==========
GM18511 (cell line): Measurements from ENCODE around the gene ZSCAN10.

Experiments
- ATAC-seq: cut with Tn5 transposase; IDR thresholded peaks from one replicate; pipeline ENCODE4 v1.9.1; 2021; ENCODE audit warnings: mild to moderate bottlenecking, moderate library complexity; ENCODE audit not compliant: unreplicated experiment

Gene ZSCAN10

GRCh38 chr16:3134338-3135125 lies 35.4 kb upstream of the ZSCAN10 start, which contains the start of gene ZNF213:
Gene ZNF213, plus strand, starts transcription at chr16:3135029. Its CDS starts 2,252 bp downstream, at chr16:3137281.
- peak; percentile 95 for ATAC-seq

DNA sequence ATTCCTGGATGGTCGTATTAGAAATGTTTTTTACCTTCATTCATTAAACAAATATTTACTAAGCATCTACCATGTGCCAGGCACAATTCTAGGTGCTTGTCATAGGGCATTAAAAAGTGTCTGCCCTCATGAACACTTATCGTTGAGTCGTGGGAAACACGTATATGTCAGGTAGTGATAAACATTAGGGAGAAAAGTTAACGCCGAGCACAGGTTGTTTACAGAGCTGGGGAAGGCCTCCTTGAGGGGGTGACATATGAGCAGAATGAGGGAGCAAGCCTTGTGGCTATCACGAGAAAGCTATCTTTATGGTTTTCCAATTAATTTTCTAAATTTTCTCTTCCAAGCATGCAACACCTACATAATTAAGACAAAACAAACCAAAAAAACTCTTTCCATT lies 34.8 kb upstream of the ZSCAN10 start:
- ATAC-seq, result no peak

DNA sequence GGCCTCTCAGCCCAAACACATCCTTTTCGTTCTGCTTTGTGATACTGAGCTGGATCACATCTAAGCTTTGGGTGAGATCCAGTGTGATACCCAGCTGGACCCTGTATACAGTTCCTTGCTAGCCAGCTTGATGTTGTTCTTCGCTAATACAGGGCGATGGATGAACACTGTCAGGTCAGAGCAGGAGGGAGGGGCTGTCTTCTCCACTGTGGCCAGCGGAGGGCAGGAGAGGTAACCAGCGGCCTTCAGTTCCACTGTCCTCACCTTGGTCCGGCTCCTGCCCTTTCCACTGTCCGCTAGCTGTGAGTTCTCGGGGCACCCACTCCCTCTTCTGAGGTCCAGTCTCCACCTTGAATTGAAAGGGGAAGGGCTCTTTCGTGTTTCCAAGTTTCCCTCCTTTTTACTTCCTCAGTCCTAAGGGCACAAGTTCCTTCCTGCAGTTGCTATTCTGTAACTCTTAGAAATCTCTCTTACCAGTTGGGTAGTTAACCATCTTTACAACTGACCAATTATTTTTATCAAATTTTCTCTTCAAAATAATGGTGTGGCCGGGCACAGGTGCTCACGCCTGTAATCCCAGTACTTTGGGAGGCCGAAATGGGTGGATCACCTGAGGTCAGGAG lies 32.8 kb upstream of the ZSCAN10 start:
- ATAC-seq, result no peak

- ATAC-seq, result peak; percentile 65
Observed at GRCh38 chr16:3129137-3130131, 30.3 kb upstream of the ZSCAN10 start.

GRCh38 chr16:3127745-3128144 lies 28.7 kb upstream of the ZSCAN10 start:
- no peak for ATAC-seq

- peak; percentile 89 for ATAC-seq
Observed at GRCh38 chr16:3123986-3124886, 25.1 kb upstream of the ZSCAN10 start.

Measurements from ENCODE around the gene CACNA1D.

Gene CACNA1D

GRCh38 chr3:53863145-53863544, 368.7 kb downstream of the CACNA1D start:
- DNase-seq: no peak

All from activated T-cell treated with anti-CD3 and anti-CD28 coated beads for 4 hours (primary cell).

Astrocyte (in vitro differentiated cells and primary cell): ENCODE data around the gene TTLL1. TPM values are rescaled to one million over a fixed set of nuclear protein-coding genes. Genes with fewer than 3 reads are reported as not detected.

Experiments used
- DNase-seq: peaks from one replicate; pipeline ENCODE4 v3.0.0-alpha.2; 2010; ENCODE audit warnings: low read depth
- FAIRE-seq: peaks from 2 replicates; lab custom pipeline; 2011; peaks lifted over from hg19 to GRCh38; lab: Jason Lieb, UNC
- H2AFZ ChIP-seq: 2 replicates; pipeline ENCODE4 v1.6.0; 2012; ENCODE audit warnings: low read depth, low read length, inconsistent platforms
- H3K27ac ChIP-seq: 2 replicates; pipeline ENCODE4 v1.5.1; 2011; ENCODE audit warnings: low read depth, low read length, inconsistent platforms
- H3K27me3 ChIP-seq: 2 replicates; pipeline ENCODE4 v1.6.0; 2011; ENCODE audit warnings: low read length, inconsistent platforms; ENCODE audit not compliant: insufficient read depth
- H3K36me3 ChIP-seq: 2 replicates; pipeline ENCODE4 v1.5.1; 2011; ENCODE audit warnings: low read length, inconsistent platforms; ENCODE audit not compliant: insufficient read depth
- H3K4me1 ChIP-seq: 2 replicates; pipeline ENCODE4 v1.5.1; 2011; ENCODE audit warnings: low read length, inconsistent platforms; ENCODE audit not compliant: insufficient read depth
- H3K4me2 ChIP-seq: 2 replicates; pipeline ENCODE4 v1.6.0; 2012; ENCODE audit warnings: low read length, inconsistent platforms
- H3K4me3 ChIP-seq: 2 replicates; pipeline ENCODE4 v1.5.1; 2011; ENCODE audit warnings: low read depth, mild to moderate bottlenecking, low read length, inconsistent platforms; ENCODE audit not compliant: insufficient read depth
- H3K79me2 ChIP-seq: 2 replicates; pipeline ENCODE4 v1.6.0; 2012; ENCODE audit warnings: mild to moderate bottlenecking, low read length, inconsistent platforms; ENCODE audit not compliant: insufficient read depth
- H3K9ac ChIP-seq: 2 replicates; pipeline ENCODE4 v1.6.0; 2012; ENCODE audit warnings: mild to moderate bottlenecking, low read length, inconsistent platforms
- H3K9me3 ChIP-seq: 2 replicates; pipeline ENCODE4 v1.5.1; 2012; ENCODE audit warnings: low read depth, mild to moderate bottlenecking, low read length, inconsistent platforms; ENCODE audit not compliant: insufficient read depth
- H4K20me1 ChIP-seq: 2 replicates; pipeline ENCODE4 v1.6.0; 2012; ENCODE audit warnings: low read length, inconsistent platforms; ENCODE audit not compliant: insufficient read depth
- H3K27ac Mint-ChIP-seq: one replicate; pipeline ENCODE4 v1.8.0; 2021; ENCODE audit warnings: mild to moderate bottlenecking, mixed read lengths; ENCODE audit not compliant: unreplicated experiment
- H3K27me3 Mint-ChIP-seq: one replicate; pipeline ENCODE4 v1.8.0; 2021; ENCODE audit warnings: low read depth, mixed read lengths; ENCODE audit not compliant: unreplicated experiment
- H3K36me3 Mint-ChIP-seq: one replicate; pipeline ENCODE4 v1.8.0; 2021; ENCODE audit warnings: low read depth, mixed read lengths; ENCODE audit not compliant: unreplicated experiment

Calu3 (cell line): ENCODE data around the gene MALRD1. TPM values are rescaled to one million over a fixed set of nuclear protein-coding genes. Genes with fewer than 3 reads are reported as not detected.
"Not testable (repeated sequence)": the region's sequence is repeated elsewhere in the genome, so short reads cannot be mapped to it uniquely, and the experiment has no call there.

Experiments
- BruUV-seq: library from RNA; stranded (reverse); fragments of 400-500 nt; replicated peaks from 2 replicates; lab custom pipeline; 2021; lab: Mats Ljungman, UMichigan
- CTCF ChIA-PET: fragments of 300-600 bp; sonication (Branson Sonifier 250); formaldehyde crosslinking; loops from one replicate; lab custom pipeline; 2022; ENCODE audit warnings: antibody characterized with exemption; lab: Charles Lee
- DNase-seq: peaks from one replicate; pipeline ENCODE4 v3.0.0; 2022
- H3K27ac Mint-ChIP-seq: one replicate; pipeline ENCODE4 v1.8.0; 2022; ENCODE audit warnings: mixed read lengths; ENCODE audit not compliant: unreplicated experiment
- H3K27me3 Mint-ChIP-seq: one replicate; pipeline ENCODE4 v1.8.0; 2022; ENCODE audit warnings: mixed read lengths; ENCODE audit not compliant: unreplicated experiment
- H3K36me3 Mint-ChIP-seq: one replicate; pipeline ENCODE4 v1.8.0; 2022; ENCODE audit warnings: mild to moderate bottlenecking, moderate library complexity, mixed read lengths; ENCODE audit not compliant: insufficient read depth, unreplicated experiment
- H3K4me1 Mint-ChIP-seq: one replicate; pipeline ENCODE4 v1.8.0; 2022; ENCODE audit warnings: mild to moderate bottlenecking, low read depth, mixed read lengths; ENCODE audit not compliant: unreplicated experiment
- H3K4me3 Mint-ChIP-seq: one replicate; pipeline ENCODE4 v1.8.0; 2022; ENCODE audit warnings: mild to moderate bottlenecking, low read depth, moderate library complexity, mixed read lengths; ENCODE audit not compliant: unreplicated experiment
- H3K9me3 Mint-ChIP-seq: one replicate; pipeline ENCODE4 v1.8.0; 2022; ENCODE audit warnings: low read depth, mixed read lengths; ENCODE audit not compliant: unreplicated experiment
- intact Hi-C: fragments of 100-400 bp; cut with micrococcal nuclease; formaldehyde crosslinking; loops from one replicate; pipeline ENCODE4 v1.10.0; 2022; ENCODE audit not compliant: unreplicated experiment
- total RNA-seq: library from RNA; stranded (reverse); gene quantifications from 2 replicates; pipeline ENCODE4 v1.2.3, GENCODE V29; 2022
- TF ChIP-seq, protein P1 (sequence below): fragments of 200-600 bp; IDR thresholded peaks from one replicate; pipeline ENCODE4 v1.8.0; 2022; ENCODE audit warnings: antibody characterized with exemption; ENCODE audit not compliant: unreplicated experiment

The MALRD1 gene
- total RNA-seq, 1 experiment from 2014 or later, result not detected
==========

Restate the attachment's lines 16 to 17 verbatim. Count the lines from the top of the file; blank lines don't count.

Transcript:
- peak; percentile 89 for ATAC-seq
Observed at GRCh38 chr16:3123986-3124886, 25.1 kb upstream of the ZSCAN10 start.